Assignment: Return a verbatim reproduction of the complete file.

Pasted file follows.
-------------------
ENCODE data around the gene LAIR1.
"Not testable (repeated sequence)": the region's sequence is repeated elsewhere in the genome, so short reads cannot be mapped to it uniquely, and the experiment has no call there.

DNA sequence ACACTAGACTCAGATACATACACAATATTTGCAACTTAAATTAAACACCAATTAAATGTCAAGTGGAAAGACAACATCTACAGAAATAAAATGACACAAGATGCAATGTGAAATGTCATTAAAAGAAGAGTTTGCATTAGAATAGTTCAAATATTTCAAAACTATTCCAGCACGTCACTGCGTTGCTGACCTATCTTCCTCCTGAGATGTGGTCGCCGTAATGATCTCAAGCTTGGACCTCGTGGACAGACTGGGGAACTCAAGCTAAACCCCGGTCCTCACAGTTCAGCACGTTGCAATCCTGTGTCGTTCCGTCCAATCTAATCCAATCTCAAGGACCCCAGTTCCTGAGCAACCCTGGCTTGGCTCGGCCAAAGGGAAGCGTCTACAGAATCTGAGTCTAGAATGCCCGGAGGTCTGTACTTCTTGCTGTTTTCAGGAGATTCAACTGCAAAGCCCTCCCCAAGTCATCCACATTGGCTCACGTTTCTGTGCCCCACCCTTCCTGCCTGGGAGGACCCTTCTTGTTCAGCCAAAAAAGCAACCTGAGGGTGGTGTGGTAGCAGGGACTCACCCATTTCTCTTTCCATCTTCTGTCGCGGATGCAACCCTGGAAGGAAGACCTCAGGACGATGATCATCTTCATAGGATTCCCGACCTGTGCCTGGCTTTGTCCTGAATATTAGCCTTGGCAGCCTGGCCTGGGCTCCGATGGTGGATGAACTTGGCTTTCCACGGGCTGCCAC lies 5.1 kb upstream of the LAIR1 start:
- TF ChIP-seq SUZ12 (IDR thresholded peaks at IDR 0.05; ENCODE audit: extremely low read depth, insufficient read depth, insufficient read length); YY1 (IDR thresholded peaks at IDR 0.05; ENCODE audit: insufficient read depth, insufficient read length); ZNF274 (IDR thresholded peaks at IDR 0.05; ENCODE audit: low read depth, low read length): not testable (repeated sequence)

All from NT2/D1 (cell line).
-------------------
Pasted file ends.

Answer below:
ENCODE data around the gene LAIR1.
"Not testable (repeated sequence)": the region's sequence is repeated elsewhere in the genome, so short reads cannot be mapped to it uniquely, and the experiment has no call there.

DNA sequence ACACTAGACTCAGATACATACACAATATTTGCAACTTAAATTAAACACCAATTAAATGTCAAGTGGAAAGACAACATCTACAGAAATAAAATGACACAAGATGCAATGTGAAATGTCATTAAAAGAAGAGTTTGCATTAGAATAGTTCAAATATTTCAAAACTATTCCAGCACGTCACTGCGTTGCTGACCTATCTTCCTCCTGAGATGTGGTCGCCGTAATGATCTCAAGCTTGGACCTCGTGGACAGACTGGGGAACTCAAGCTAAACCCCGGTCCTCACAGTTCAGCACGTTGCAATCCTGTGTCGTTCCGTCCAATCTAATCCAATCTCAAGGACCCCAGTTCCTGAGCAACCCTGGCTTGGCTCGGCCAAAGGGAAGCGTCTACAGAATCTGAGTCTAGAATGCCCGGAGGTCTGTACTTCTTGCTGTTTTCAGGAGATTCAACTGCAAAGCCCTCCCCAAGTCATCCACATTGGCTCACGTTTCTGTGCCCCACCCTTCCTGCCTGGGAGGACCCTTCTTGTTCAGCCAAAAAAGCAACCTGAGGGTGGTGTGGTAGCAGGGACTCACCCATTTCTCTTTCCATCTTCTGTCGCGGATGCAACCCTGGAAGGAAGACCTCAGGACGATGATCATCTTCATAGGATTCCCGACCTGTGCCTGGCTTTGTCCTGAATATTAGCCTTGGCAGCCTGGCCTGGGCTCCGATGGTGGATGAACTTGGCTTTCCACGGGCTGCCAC lies 5.1 kb upstream of the LAIR1 start:
- TF ChIP-seq SUZ12 (IDR thresholded peaks at IDR 0.05; ENCODE audit: extremely low read depth, insufficient read depth, insufficient read length); YY1 (IDR thresholded peaks at IDR 0.05; ENCODE audit: insufficient read depth, insufficient read length); ZNF274 (IDR thresholded peaks at IDR 0.05; ENCODE audit: low read depth, low read length): not testable (repeated sequence)

All from NT2/D1 (cell line).